A European industrial renaissance can create millions of new jobs
Data indicate accelerated investments in digital technology and sustainability could swell employment
At the dawn of a new competitive era, a commonly held myth in economics is being tested.
The assumption that new technology has a detrimental effect on employment as automation displaces workers is a phantom that has stalked every industrial revolution.
Yet in Europe, our research indicates that in a new era of post-pandemic competition accelerated investment in technology and sustainability could add up to 5.7 million net new jobs by 2030.
Not only do the data point to a positive link between innovation and employment growth, but in Europe they also suggest that combining digitalization with its world-beating green credentials is a game-changer. Many of these new jobs will enable organisations to accelerate their digital and sustainability transitions, a twin transformation set to generate new business and growth.
There is no better time to build on this advantage because the continent could struggle to keep up with North America and Asia: European businesses expect recovery to take six months longer than in other regions.
We are at a critical moment.
The pandemic is not yet fully behind us, but companies must go beyond preparing for the rebound. They must reinvent themselves to capture the market momentum expected in the next 2 to 3 years.
In a new era of competitiveness, business leaders must embrace new strategic models that combine digital and sustainability, spawn new cross-industry ecosystems, and create “next-generation” workforces wielding new skills.
Europe is leading in certain industries, but challenged in others. Thus, the depth and breadth of the transformation required will vary.
We must consolidate in industries where we are already global leaders – such as automotive, consumer goods, utilities and chemicals. We must reinforce those where we have a strong but not leading position – such as aerospace and defence, life sciences, communications and media, and mining. We already see a great momentum, with good examples across many industries – such as the energy sector innovating in the energy transition area, automotive in the future of mobility, manufacturing in smart products, and consumer goods in sustainable products, just to name a few.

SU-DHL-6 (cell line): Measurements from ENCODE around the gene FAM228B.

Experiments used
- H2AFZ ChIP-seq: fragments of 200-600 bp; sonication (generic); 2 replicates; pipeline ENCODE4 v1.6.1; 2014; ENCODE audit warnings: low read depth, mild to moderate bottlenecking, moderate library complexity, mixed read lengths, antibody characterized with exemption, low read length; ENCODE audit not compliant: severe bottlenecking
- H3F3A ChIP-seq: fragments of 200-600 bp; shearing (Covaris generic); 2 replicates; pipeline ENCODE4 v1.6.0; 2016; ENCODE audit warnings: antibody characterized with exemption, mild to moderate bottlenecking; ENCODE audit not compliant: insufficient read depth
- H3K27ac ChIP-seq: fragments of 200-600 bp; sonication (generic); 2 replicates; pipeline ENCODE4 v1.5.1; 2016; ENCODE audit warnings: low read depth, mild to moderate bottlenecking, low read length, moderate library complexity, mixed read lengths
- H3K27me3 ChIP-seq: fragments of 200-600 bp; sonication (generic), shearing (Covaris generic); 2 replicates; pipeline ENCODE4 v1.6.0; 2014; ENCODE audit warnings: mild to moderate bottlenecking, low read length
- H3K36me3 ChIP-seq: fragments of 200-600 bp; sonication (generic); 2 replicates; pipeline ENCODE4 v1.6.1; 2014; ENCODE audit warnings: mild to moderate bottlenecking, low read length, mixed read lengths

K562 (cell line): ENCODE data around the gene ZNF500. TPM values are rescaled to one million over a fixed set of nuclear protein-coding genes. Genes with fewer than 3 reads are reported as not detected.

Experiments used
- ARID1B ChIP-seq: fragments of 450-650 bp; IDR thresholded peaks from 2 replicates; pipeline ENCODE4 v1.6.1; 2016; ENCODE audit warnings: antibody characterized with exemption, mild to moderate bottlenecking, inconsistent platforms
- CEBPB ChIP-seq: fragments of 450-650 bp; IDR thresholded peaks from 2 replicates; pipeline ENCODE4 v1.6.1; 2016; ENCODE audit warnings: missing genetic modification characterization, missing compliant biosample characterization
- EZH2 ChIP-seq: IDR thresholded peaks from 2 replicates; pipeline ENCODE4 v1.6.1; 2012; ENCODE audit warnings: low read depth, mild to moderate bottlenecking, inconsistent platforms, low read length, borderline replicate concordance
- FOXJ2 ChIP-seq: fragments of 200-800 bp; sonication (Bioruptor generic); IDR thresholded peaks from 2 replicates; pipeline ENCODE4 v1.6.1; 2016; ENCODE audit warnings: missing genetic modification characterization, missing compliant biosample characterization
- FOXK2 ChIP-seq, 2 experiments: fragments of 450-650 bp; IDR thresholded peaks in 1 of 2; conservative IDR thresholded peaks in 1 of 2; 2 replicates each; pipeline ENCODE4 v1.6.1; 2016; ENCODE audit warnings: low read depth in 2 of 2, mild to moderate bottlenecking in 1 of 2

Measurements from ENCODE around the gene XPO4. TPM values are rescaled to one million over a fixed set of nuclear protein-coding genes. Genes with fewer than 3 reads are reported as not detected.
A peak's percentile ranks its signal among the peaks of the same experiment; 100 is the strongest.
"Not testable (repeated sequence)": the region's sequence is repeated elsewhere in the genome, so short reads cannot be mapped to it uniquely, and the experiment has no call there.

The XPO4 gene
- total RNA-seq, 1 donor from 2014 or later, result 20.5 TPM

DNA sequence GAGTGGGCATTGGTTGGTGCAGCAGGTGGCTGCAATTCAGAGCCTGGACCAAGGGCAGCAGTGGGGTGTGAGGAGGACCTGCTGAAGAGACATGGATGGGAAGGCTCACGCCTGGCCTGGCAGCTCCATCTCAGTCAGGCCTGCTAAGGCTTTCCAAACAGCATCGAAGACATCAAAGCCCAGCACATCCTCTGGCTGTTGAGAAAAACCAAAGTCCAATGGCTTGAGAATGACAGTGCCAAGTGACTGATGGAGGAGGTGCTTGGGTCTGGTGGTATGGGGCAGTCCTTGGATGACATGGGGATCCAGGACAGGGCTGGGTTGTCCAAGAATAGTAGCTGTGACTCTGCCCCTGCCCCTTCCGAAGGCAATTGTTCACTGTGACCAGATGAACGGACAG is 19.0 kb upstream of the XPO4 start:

And for the sectors where there are very few European companies among global leaders – such as in high-tech and digital – we need to clearly review and decide where European companies can play a leadership role as we see the next technology disruption coming. A much deeper transformation will indeed be required, with massive investments in those new disruptive technologies that enable new business models and redefine markets.
The tech menu will be different in each sector and business area. Software platforms, AI and battery will transform mobility; data, AI and blockchain will change how health services are provided; digital twins, 5G, IoT, 3D printing, robotics, and augmented and virtual reality will reinvent manufacturing.
Europe’s advantage is its global leadership in sustainability, and our research shows momentum: 88% of its companies plan to raise investment in digital transformation and sustainability.
But the silo mindset once characterising competition must give way to collaboration through cross-sectoral ecosystems providing common purpose to companies, academia and governments.
And most importantly, this industry renaissance cannot be successful if businesses do not urgently reskill their people for markets dramatically reshaped by technology and sustainability.
The good news is that European businesses are prioritising reskilling, with 86% of companies planning to upskill/reskill up to 25% of staff in the next 3 years.
Europe is at a crossroads. It has a unique opportunity to lead in the post-pandemic economy.
However, this will require making investments today – in the right cutting-edge technologies, in emerging high-potential ecosystems and, crucially, in people.
This is the way to strengthen our competitiveness and our ability to grow, which will result in the creation of a significant number of jobs in Europe.
by Jean-Marc Ollagnier, CEO – Europe, Accenture